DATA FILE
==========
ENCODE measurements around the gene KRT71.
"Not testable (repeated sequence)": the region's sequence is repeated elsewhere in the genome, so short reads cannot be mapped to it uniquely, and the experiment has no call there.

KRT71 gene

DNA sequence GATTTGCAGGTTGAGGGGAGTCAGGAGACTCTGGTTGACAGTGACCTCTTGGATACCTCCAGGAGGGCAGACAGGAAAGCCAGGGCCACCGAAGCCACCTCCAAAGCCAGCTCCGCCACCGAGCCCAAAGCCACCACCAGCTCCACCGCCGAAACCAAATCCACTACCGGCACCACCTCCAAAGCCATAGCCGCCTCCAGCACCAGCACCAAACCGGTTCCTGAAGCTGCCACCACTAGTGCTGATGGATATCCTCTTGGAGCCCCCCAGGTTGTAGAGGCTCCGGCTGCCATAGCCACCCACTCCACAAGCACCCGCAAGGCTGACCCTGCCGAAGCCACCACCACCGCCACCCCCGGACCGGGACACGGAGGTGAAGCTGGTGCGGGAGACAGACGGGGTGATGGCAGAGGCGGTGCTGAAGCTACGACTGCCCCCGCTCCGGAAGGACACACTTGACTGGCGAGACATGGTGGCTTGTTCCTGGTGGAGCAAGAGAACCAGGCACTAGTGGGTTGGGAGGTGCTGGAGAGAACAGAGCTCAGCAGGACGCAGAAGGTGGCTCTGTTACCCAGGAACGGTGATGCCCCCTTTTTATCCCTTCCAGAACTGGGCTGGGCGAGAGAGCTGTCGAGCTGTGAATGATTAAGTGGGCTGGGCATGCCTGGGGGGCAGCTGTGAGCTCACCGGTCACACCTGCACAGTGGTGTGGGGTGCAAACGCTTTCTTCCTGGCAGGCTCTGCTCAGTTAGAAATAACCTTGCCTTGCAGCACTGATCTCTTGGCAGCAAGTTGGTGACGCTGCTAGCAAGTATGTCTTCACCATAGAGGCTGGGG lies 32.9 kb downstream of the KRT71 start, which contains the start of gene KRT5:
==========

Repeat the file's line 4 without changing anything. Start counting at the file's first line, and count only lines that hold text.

DNA sequence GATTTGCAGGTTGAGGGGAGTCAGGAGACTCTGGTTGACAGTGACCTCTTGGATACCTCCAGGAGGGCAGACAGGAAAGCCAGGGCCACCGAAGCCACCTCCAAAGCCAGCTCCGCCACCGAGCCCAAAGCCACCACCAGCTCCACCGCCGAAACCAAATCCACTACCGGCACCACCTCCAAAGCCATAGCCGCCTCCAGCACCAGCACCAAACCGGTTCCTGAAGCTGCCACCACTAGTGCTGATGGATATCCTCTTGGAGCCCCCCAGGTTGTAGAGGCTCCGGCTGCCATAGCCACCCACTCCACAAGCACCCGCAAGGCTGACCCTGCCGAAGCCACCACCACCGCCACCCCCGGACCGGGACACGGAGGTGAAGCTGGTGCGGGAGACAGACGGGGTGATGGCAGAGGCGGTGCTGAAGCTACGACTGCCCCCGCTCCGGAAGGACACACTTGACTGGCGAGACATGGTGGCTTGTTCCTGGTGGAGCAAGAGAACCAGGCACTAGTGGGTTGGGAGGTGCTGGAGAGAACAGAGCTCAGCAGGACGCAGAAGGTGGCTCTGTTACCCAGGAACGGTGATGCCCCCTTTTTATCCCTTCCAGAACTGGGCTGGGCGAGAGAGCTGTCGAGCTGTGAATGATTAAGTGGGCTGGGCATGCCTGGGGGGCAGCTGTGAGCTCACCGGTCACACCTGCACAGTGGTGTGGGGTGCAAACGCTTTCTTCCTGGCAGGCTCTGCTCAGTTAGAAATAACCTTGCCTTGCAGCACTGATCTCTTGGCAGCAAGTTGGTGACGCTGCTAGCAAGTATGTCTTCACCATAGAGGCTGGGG lies 32.9 kb downstream of the KRT71 start, which contains the start of gene KRT5: